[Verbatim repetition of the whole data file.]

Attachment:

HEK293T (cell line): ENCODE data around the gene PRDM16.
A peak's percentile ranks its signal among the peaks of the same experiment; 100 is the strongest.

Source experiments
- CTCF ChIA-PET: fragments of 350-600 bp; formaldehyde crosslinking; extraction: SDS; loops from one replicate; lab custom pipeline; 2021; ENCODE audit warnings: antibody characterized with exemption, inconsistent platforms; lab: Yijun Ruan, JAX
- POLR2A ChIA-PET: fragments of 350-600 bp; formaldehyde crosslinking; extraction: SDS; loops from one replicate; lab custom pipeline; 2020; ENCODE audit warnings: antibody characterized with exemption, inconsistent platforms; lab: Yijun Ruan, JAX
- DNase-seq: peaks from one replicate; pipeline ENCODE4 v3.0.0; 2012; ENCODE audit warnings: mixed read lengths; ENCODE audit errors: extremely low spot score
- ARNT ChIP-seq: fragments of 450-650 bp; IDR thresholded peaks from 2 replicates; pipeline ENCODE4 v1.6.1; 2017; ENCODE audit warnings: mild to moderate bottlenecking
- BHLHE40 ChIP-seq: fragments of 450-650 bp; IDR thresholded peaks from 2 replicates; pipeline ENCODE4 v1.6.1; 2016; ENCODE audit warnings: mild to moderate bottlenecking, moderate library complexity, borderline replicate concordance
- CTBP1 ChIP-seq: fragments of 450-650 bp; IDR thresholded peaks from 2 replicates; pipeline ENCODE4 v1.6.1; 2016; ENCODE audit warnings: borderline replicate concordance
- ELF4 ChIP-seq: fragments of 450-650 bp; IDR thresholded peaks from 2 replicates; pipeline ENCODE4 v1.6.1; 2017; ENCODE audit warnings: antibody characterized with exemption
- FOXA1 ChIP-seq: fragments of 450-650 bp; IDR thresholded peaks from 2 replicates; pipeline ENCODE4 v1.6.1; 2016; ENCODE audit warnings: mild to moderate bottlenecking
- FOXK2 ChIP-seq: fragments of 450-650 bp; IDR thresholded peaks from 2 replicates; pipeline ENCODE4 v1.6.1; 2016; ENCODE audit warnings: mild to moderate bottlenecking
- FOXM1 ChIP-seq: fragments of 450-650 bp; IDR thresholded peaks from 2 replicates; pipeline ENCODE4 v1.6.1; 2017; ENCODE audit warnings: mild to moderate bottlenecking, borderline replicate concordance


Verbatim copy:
HEK293T (cell line): ENCODE data around the gene PRDM16.
A peak's percentile ranks its signal among the peaks of the same experiment; 100 is the strongest.

Source experiments
- CTCF ChIA-PET: fragments of 350-600 bp; formaldehyde crosslinking; extraction: SDS; loops from one replicate; lab custom pipeline; 2021; ENCODE audit warnings: antibody characterized with exemption, inconsistent platforms; lab: Yijun Ruan, JAX
- POLR2A ChIA-PET: fragments of 350-600 bp; formaldehyde crosslinking; extraction: SDS; loops from one replicate; lab custom pipeline; 2020; ENCODE audit warnings: antibody characterized with exemption, inconsistent platforms; lab: Yijun Ruan, JAX
- DNase-seq: peaks from one replicate; pipeline ENCODE4 v3.0.0; 2012; ENCODE audit warnings: mixed read lengths; ENCODE audit errors: extremely low spot score
- ARNT ChIP-seq: fragments of 450-650 bp; IDR thresholded peaks from 2 replicates; pipeline ENCODE4 v1.6.1; 2017; ENCODE audit warnings: mild to moderate bottlenecking
- BHLHE40 ChIP-seq: fragments of 450-650 bp; IDR thresholded peaks from 2 replicates; pipeline ENCODE4 v1.6.1; 2016; ENCODE audit warnings: mild to moderate bottlenecking, moderate library complexity, borderline replicate concordance
- CTBP1 ChIP-seq: fragments of 450-650 bp; IDR thresholded peaks from 2 replicates; pipeline ENCODE4 v1.6.1; 2016; ENCODE audit warnings: borderline replicate concordance
- ELF4 ChIP-seq: fragments of 450-650 bp; IDR thresholded peaks from 2 replicates; pipeline ENCODE4 v1.6.1; 2017; ENCODE audit warnings: antibody characterized with exemption
- FOXA1 ChIP-seq: fragments of 450-650 bp; IDR thresholded peaks from 2 replicates; pipeline ENCODE4 v1.6.1; 2016; ENCODE audit warnings: mild to moderate bottlenecking
- FOXK2 ChIP-seq: fragments of 450-650 bp; IDR thresholded peaks from 2 replicates; pipeline ENCODE4 v1.6.1; 2016; ENCODE audit warnings: mild to moderate bottlenecking
- FOXM1 ChIP-seq: fragments of 450-650 bp; IDR thresholded peaks from 2 replicates; pipeline ENCODE4 v1.6.1; 2017; ENCODE audit warnings: mild to moderate bottlenecking, borderline replicate concordance